Brexit[edit]

A European Union membership referendum took place on Thursday 23 June 2016 in the UK and resulted in an overall vote to leave the EU, by 51.9%. The British government have triggered Article 50 of the Treaty on European Union to start the process to leave the EU, which is expected to take several years. The G4 now consists of the UK and the new EU big three (Germany, France and Italy), the large founding members of the European Community that have retaken a leading role in Europe following the decision of the UK to leave the EU.[31][32][33]

Current leaders[edit]

See also[edit]

References[edit]

  1. ^ EU's Big Four speak as one ahead of G7 in Tokyo
  2. ^ Europe's Big Four
  3. ^ The Quint Acknowledging the Existence of a Big Four-US Directoire at the Heart of the European Union
  4. ^ Jørgensen, Knud Erik; Laatikainen, Katie Verlin (2013-01-01). Routledge Handbook on the European Union and International Institutions: Performance, Policy, Power. Routledge. ISBN 9780415539463. 
  5. ^ "Leading indicators and tendency surveys". Oecd.org. Retrieved 13 October 2014. 
  6. ^ Debaere, Peter (2015-08-11). EU Coordination in International Institutions: Policy and Process in Gx Forums. Springer. ISBN 9781137517302. 
  7. ^ "EU 'Big Four' in bailout row". The Independent. Retrieved 13 October 2014. 
  8. ^ "RFI - European leaders meet in Paris". Rfi.fr. Retrieved 13 October 2014. 
  9. ^ "A Parigi il Vertice G4 sulla crisi finanziaria - Apiceuropa". Rfi.fr. Retrieved 13 October 2014. 
  10. ^ Major European powers
  11. ^ Major European nations
  12. ^ Big Four of Europe sign Munich pact
  13. ^ "RFI - Rescue of German bank falls through, G4 summit closes". Rfi.fr. Retrieved 13 October 2014. 
  14. ^ "OECD Glossary of Statistical Terms - Composite leading indicator zones Definition". Stats.oecd.org. Retrieved 13 October 2014. 
  15. ^ "Obama discusses further Syrian intervention with European leaders". CNN. 15 June 2013. Retrieved 13 October 2014.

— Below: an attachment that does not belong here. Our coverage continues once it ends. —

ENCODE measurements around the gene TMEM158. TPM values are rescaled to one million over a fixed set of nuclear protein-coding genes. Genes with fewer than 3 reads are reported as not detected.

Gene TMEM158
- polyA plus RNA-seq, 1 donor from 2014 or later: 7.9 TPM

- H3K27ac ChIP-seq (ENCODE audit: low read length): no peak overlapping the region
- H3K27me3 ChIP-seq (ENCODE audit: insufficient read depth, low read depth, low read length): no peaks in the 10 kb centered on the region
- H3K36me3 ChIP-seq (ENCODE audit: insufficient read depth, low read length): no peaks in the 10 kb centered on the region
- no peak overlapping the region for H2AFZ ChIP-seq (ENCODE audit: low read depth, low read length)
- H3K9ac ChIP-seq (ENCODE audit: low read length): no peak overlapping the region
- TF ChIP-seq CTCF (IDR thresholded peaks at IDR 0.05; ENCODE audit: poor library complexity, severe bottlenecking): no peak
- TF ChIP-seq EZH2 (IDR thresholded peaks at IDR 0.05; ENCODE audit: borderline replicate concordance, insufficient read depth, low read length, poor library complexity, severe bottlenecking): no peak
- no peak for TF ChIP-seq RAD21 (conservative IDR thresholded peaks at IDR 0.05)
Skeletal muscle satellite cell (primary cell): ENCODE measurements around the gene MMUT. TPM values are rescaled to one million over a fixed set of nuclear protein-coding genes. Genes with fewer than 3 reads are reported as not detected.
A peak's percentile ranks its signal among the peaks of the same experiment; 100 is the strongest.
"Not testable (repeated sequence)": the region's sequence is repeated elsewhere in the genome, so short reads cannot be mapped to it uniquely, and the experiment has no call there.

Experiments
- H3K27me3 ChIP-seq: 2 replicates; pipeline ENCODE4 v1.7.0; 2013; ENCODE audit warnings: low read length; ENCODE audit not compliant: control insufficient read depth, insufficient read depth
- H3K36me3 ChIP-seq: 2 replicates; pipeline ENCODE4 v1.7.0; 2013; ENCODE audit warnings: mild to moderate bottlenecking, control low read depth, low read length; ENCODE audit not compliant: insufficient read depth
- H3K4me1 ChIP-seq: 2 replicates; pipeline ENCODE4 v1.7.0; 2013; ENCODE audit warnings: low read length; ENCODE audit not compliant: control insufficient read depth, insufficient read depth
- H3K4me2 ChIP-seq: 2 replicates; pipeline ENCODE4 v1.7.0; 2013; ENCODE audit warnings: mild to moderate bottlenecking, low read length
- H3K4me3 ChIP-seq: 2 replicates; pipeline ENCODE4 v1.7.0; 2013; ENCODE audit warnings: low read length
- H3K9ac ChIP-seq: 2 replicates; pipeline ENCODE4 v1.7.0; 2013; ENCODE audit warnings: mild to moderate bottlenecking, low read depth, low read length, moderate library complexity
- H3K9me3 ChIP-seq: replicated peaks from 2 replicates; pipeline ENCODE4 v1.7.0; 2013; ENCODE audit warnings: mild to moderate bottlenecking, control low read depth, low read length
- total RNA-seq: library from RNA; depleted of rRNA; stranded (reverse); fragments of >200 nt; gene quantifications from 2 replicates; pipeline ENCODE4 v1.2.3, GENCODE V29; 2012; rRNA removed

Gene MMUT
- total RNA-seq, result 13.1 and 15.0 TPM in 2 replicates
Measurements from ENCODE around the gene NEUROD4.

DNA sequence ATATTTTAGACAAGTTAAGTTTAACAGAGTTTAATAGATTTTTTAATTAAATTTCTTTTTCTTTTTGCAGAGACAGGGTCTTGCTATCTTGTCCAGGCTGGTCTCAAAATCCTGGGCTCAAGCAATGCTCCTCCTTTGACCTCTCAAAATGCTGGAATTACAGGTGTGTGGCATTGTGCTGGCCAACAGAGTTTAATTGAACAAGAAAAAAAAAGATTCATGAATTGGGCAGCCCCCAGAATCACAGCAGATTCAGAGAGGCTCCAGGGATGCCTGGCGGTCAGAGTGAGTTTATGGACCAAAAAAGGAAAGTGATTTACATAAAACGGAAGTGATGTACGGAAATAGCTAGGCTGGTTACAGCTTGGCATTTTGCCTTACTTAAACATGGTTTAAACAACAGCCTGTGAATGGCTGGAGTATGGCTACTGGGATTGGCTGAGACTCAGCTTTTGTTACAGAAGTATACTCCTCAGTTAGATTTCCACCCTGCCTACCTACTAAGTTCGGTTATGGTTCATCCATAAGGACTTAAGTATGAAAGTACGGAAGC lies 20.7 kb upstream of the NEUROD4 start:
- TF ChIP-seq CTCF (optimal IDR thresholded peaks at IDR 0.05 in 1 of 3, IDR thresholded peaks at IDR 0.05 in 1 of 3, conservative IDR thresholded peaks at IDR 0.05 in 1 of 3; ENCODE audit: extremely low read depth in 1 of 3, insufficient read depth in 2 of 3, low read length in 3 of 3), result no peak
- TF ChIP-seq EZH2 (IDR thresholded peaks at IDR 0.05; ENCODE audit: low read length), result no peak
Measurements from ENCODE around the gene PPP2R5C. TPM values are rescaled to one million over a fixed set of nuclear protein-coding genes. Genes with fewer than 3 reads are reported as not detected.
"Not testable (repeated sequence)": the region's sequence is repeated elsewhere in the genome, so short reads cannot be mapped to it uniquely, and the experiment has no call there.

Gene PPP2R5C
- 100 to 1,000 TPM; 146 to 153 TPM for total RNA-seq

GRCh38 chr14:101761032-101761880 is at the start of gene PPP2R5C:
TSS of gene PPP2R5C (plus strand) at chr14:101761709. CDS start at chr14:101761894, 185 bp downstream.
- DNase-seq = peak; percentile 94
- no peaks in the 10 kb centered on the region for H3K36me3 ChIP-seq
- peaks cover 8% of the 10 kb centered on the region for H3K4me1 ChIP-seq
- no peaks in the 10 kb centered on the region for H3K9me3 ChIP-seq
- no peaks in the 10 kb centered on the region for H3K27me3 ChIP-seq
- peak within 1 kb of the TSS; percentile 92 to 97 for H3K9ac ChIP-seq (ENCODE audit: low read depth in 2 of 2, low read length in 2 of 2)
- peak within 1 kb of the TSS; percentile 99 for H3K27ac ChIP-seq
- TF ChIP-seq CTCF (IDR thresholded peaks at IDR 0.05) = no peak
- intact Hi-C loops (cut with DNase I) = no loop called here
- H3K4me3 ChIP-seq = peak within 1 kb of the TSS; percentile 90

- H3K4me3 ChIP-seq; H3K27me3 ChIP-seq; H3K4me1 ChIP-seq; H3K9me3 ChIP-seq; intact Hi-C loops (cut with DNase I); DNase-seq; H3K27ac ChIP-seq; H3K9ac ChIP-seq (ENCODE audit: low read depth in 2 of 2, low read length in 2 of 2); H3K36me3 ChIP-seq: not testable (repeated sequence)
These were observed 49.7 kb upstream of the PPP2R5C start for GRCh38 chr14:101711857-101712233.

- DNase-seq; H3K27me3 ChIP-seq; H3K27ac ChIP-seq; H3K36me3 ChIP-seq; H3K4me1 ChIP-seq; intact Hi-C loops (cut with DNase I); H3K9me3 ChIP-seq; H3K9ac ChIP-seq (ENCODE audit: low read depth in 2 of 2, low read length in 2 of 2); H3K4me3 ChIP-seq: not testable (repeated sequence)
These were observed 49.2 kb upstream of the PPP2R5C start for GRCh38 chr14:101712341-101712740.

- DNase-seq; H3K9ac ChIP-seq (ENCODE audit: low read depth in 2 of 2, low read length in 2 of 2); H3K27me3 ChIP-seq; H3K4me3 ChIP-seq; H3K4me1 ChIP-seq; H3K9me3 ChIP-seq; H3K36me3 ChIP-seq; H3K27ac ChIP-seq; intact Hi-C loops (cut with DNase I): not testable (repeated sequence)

16. ^ "Obama, Europe Leaders to Impose More Russia Sanctions -- Update". The Wall Street Journal. April 25, 2014. Archived from the original on May 30, 2014. Retrieved December 26, 2015. 
  17. ^ "Renzi calls for ceasefire as Italians flee Libya". M.thelocal.it. Retrieved 13 October 2014. 
  18. ^ "Telefonata Renzi-Obama-Merkel-Cameron-Hollande su Gaza, Ucraina, Libia". Europa Quotidiano. Retrieved 13 October 2014. 
  19. ^ "British PM Cameron joins Ebola talks with US President Obama". Independent.ie. Retrieved 2016-10-07. 
  20. ^ Stewart, Heather; Wintour, Patrick (2016-03-04). "European leaders urge Russia to maintain Syria ceasefire". The Guardian. ISSN 0261-3077. Retrieved 2016-10-07. 
  21. ^ Big Four of Europe sign Munich pact
  22. ^ The Quint Acknowledging the Existence of a Big Four-US Directoire at the Heart of the European Union
  23. ^ Nolan, Janne (2010-12-01). Global Engagement: Cooperation and Security in the 21st Century. Brookings Institution Press. ISBN 0815716729. 
  24. ^ Winning the War on War: The Decline of Armed Conflict Worldwide
  25. ^ White House Press Briefing, G8 Summit Preview
  26. ^ Supporting the Revolution: America, Democracy, and the End of the Cold War ...
  27. ^ "Sommet du G20: réunion au sommet du Quint". France Diplomatie : : Ministère des Affaires étrangères et du Développement international (in French). Retrieved 2016-10-07. 
  28. ^ Great Powers in the Balkans
  29. ^ "Obama discusses further Syrian intervention with European leaders". CNN. 15 June 2013. Retrieved 13 October 2014. 
  30. ^ "Telefonata Renzi-Obama-Merkel-Cameron-Hollande su Gaza, Ucraina, Libia". Europa Quotidiano. Retrieved 13 October 2014. 
  31. ^ "EU divided on answer to Brexit 'wake up call'". Retrieved 2016-10-07. 
  32. ^ "Meet the (divided) committee to save Europe". POLITICO. 2016-06-27. Retrieved 2016-10-07. 
  33. ^ "Brexit: Germany, France, Italy vow no talks before Britain makes formal decision on EU - Brexit: UK EU Referendum - ABC News (Australian Broadcasting Corporation)". mobile.abc.net.au. Retrieved 2016-10-07.